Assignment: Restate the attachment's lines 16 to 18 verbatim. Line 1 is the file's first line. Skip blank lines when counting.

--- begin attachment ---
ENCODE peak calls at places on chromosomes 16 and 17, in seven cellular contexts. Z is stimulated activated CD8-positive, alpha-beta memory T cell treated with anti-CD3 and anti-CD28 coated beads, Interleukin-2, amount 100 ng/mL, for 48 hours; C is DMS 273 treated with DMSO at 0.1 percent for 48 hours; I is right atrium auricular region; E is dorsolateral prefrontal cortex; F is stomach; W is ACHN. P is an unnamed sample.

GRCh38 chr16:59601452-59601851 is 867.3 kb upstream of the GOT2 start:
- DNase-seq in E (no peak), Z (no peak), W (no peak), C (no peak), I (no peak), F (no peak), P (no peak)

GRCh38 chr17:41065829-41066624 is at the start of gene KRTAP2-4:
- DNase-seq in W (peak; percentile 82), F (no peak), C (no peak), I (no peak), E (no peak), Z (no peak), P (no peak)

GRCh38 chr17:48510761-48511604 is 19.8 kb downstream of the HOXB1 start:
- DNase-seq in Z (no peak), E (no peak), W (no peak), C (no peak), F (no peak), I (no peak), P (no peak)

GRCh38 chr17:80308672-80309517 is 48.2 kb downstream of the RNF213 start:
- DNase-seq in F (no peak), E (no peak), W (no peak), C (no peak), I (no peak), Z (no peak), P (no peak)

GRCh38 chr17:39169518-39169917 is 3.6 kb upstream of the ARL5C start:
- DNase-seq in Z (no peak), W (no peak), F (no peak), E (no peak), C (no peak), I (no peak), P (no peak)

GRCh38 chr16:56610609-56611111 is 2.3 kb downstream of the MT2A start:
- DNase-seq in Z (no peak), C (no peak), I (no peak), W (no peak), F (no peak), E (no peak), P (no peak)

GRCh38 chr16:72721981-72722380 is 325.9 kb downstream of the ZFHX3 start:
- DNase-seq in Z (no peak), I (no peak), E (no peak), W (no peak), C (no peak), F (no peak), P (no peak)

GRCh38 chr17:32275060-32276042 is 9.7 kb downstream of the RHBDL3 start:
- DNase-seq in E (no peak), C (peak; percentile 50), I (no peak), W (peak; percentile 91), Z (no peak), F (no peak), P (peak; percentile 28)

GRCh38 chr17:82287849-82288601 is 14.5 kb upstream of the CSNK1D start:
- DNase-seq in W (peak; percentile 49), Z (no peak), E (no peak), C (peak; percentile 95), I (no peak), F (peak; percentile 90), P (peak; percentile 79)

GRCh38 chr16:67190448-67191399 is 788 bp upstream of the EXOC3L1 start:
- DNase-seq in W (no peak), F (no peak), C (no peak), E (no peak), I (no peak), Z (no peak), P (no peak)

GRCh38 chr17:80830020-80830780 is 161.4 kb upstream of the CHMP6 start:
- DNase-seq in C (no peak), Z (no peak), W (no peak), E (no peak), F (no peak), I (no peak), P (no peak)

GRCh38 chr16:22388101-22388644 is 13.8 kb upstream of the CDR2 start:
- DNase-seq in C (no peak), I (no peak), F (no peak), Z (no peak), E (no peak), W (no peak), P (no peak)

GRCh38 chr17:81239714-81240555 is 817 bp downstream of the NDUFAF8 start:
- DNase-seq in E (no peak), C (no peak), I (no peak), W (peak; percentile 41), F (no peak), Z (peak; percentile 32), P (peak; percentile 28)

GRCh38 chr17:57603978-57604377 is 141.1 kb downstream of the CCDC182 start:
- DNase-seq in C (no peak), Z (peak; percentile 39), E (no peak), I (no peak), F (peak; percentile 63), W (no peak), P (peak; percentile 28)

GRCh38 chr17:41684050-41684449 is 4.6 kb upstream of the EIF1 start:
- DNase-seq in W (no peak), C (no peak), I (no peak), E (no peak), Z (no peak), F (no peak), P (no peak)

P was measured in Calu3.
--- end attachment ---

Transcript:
GRCh38 chr17:32275060-32276042 is 9.7 kb downstream of the RHBDL3 start:
- DNase-seq in E (no peak), C (peak; percentile 50), I (no peak), W (peak; percentile 91), Z (no peak), F (no peak), P (peak; percentile 28)

GRCh38 chr17:82287849-82288601 is 14.5 kb upstream of the CSNK1D start: